This book is like reading from a pastor's diary. There are a ton of details to give the visual for the story. But I had a hard time picturing the setting. There are quite a few characters. The author has done a great job with the character development, but there were so many that I still felt lost. Because this was more of a slow moving narrative of the curate's life, the sub plots are numerous and varied. The main protagonist doesn't really have a plot, except for the mild romance that is thrown in. The story doesn't really end as much as it just stops. The curate is left with a major decision to make and the reader must read the next book before finding out what happens.
I received this book free of charge from Book Club Network in exchange for my honest review.
This is the first book in The Dunbridge Chronicles. The setting is in the small English village of Dunbridge where Neil Fisher arrives as a 25 yr old new curate for St Stephens church. Neil has a lot to learn from the Reverend Margaret Prowse and the delightful cast of characters, which I thought were very well developed. Neil is a timid shy young man who is surrounded by domineering women starting with his mother who cannot be pleased and is very vocal about it. The parishioners of St Stephens take to Neil and they become the family he did not have as an only child. There is light hearted humor as well as deep devotion and searching by the parishioners and their stories all intertwine just as in any church. This book takes you through love lost, love hoped for, and a faith in God that is inspiring. I loved the missionary sisters and the bell ringers escapade. It shows the promises of God fulfilled in many different ways. I enjoyed this story and look forward to reading the rest of the chronicles.
Thank you to the author and publisher for the copy of this book I received through The Book Club Network (bookfun.org) in exchange for my honest review.
This is the first book I have read by Pam Rhodes. I've discovered that she is from the UK. I like the differences in language with words like , vicarage, parish, bangers and mash, mum etc.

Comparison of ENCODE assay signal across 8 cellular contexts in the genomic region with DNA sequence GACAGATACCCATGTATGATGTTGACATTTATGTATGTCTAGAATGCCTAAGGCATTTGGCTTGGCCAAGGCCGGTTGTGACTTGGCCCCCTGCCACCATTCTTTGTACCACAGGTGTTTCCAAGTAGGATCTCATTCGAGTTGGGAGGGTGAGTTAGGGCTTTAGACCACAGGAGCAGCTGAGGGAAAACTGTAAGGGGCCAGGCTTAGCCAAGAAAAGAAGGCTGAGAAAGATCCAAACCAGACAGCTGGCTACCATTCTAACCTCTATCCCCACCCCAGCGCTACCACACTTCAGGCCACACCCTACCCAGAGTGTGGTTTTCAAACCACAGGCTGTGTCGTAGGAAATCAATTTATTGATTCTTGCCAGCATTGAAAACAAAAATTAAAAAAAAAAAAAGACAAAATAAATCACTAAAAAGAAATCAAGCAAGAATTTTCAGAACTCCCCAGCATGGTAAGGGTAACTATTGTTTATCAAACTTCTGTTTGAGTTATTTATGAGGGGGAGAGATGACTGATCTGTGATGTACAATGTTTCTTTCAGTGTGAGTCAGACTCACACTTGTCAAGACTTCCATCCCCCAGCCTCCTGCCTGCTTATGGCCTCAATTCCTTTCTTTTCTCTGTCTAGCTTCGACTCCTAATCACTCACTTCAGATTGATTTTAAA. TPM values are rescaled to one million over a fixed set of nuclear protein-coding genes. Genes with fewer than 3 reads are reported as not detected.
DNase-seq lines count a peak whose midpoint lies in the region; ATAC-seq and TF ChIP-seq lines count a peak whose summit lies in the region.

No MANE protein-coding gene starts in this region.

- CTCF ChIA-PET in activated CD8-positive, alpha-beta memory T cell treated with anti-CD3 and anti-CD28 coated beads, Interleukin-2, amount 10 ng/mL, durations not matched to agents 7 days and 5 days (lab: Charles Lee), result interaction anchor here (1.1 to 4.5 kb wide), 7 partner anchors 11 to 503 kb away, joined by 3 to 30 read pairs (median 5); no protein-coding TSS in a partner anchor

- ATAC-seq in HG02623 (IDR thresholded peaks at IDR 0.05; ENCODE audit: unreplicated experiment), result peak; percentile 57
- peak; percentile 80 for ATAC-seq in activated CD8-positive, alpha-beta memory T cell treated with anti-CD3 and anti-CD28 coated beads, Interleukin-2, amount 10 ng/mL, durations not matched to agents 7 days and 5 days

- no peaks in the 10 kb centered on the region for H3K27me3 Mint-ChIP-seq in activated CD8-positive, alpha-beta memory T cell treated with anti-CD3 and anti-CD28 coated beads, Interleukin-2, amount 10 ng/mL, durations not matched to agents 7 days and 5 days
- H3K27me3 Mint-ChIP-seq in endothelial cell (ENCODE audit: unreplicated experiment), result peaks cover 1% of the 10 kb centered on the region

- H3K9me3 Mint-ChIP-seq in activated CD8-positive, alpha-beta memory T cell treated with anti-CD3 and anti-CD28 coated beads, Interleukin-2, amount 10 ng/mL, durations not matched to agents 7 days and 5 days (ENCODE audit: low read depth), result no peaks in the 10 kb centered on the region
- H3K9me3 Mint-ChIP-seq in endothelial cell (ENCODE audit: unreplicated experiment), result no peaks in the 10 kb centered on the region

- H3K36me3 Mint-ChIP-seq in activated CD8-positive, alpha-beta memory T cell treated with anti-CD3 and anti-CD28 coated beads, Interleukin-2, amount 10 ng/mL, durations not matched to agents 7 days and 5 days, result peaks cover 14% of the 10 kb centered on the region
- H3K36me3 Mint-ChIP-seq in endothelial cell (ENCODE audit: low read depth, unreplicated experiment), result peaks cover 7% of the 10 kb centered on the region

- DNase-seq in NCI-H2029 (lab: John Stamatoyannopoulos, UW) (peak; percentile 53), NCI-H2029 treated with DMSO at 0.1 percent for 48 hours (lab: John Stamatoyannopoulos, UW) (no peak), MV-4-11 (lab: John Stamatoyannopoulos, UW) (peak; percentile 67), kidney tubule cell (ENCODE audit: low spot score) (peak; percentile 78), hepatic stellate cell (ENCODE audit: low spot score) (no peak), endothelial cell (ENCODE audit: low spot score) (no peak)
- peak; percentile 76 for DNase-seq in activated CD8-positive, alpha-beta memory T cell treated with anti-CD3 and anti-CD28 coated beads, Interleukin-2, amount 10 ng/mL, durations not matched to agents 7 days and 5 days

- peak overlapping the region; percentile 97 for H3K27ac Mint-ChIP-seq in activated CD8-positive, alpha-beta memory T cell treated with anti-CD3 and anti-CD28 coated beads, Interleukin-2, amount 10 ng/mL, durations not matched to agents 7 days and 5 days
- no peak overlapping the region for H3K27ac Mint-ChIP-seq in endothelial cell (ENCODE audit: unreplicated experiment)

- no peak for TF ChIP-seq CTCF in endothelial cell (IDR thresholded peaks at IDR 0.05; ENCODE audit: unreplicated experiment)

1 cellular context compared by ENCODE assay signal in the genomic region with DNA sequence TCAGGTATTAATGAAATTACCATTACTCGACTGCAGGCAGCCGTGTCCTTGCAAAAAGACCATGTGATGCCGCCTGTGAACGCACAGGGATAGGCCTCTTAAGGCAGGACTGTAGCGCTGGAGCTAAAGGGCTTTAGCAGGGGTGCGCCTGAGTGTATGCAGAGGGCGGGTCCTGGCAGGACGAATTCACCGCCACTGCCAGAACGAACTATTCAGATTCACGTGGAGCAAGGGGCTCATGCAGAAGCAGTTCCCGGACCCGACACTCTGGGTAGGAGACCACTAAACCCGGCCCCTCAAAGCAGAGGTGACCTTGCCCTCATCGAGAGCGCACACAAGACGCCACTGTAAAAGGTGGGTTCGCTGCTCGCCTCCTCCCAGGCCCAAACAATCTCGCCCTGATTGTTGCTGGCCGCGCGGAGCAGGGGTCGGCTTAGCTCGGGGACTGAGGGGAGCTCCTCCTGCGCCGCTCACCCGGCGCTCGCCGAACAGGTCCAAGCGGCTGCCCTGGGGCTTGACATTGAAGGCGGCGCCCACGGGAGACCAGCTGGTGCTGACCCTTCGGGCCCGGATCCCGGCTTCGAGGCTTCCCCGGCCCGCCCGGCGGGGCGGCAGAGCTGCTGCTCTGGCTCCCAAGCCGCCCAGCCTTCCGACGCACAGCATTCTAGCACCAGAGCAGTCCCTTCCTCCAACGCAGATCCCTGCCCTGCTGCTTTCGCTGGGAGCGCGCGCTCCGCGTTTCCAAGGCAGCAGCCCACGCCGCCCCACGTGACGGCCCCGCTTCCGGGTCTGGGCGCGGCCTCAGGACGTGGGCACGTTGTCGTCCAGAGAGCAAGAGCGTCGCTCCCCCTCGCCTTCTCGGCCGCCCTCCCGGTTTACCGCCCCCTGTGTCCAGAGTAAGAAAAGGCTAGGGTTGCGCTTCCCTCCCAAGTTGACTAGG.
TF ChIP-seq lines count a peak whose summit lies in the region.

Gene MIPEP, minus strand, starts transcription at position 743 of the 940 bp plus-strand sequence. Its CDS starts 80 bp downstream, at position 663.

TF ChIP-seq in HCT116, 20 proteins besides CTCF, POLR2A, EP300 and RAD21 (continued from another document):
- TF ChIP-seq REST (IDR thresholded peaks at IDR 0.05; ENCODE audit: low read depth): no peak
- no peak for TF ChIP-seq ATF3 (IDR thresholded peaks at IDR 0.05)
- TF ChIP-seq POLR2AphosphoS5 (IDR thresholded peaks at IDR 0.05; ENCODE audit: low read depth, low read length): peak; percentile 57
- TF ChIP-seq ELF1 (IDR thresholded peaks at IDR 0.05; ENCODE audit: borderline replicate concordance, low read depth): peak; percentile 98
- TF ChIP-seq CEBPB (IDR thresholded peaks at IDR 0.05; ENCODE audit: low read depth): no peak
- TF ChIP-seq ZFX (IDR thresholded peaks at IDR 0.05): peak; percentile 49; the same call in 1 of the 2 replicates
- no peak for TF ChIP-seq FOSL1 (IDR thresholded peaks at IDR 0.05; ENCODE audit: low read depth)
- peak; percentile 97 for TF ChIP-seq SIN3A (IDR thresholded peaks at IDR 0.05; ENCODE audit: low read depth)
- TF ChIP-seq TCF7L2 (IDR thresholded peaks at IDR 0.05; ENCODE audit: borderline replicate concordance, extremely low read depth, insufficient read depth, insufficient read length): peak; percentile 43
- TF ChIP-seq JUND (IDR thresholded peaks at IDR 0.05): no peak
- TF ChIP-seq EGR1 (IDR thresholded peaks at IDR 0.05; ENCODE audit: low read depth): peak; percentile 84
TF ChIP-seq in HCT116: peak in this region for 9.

This book isn't the style I normally read, but it was a easy and lighthearted read.
Neil Fisher is the man character in the story. A young man (25 yrs old) seeking to become the Reverend of his first church. He starts out visiting St. Stephens and locking himself in the church ( on accident of course) he didn't know what would happen. how would they give him a job after this?
Being single of course opens the eyes of the single women in Dunbridge. So begins the story of Neil and the women in his life. His "Mum" is overbearing and not happy with his choice of work. Between the musical Wendy, his neighbor Claire, his rector and other women in town we see the good and bad unfold. Poor Neil definitely messes up and it seems to happen on front of the whole world. You know how everyone knows what happens ( good or bad)in a small town!
You get to meet many great characters from
The community( and the not so wonderful ones too) on visitations you learn of the food that he is stuffed with and stories about their past...like the loss of a child etc. Basically all that pastors go through, birth to death and all between.
I feel the book ends in a way that you need to read the rest of the series. It really left you hanging..which would lead you to purchase more books. It reminds me a little of the At Home in Milford books I think Were by Jan Karon.
I received this copy from BookFun.org in exchange for my honest opinion